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Now that smart meter software company eMeter found an exit with Siemens, perhaps it’s time for a bit of discussion about how to get a deal like that done. One of the key ways that eMeter has developed over the past 20 months since its current CEO Gary Bloom came on board has been to act like an enterprise software company, according to an indepth interview with Bloom in Xconomy. It’s an interesting shift and no doubt one that other smart grid software companies should take to heart.
Bloom, who has a long background in the enterprise software industry, supposedly brought in new execs with enterprise software chops for sales, marketing and business development. Bloom tells Xconomy that eMeter shifted its strategy to mimic how enterprise software works in terms of selling products, servicing customers, delivering maintenance upgrades and providing fixes for customers when they need it.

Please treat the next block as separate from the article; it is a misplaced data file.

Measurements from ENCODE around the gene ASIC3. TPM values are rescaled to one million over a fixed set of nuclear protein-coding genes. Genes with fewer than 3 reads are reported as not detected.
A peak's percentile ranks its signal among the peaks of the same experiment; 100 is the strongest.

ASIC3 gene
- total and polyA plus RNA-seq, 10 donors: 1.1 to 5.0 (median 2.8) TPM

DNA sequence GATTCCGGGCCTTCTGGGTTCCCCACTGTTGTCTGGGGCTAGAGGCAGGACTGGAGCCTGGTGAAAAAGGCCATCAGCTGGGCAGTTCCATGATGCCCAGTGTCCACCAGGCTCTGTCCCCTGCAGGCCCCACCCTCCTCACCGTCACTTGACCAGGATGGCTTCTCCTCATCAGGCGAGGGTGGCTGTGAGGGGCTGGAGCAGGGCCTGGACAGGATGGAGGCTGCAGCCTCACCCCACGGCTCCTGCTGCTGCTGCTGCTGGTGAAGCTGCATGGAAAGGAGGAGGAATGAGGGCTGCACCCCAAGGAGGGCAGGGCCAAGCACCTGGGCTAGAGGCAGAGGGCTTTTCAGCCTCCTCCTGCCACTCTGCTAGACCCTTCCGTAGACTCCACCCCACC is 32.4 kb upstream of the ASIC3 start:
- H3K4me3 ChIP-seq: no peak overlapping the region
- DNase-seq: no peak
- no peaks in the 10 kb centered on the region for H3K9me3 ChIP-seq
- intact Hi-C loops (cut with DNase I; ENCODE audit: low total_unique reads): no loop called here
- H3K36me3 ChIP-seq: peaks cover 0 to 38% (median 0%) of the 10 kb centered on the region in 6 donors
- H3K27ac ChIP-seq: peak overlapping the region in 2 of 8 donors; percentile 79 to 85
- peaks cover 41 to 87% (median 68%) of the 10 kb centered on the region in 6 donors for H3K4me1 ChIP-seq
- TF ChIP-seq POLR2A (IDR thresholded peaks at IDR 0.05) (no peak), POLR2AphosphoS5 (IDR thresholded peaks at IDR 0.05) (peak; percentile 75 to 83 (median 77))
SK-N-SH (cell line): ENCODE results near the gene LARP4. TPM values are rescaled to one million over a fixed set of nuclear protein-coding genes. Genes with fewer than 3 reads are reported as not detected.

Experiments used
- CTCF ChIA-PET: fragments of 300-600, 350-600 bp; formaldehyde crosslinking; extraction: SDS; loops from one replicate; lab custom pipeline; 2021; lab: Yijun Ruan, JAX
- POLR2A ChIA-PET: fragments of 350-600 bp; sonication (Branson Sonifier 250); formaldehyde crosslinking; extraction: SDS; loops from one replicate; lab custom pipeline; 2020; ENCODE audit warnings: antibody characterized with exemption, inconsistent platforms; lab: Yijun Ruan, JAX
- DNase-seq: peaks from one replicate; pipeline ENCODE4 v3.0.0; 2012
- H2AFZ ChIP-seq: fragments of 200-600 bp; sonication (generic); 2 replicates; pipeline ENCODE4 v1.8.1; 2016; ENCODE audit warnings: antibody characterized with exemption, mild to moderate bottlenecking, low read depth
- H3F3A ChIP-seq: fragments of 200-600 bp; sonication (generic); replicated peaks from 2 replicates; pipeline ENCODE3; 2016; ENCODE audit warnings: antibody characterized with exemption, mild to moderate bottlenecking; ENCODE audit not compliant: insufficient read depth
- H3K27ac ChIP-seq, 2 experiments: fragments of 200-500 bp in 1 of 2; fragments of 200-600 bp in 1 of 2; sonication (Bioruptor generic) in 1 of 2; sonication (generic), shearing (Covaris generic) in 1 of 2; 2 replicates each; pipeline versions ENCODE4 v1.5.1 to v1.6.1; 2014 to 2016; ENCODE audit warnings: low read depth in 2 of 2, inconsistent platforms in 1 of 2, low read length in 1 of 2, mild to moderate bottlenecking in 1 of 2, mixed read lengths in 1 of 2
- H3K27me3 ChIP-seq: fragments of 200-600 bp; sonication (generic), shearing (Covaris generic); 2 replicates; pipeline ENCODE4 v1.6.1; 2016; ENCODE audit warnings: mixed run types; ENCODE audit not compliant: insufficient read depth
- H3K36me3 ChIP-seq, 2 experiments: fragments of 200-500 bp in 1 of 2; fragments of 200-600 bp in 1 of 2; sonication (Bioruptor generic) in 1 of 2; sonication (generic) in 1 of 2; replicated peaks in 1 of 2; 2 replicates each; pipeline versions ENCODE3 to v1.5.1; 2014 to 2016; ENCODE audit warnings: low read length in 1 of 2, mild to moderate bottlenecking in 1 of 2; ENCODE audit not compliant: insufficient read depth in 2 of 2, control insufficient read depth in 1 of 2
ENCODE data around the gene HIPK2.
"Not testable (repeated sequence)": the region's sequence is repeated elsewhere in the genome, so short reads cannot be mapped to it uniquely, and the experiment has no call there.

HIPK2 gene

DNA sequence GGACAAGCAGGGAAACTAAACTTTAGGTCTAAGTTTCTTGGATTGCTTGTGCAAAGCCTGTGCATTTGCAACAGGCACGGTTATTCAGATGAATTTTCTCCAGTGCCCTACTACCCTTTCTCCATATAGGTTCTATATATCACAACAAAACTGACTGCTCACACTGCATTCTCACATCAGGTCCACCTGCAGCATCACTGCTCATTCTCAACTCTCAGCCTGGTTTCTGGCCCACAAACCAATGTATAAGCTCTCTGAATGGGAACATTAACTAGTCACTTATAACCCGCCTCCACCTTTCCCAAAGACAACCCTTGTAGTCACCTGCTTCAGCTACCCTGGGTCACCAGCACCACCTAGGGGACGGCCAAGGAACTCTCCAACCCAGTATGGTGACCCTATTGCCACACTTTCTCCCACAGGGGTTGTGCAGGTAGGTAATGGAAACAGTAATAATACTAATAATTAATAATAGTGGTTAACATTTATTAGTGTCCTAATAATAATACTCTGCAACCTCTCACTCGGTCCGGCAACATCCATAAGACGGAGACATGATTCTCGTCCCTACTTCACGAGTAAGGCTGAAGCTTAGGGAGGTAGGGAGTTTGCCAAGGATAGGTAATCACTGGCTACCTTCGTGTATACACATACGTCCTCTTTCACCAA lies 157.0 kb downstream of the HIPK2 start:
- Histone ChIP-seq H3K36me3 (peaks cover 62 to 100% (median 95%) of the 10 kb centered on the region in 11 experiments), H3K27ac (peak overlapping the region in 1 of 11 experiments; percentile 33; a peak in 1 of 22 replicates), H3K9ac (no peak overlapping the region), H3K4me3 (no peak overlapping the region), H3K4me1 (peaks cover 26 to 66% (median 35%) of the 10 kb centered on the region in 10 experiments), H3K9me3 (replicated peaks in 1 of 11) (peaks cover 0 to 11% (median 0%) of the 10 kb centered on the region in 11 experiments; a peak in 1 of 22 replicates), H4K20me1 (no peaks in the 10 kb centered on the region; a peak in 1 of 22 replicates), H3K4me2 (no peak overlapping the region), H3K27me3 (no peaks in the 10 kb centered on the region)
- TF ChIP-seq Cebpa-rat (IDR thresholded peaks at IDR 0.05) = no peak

Kyle Arteaga, eMeter’s global head of corporate communications, tells Xconomy that as a result of the shift, eMeter “doubled our customer base, our deals became more profitable, and the company was worth more.” While eMeter and Siemens aren’t disclosing the size of the deal, Arteaga says: “Everyone is going to see a return on their investment, which isn’t always the case in cleantech. I think everyone is quite happy.”
Despite a task completed, Bloom, plans to step down as soon as the deal is closed to pursue other opportunities.